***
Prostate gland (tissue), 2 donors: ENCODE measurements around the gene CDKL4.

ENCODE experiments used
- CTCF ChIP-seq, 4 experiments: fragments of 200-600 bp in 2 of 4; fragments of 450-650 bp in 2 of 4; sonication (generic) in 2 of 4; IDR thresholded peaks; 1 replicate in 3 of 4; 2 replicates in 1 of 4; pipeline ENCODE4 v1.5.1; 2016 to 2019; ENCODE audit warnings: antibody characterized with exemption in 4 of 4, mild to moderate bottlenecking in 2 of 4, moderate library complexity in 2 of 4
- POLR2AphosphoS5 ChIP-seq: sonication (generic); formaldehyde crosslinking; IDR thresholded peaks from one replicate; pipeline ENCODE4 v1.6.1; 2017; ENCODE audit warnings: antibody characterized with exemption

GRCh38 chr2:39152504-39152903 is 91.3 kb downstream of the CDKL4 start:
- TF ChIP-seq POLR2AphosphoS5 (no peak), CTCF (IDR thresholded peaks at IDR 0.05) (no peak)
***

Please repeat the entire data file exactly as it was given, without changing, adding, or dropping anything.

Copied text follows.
Prostate gland (tissue), 2 donors: ENCODE measurements around the gene CDKL4.

ENCODE experiments used
- CTCF ChIP-seq, 4 experiments: fragments of 200-600 bp in 2 of 4; fragments of 450-650 bp in 2 of 4; sonication (generic) in 2 of 4; IDR thresholded peaks; 1 replicate in 3 of 4; 2 replicates in 1 of 4; pipeline ENCODE4 v1.5.1; 2016 to 2019; ENCODE audit warnings: antibody characterized with exemption in 4 of 4, mild to moderate bottlenecking in 2 of 4, moderate library complexity in 2 of 4
- POLR2AphosphoS5 ChIP-seq: sonication (generic); formaldehyde crosslinking; IDR thresholded peaks from one replicate; pipeline ENCODE4 v1.6.1; 2017; ENCODE audit warnings: antibody characterized with exemption

GRCh38 chr2:39152504-39152903 is 91.3 kb downstream of the CDKL4 start:
- TF ChIP-seq POLR2AphosphoS5 (no peak), CTCF (IDR thresholded peaks at IDR 0.05) (no peak)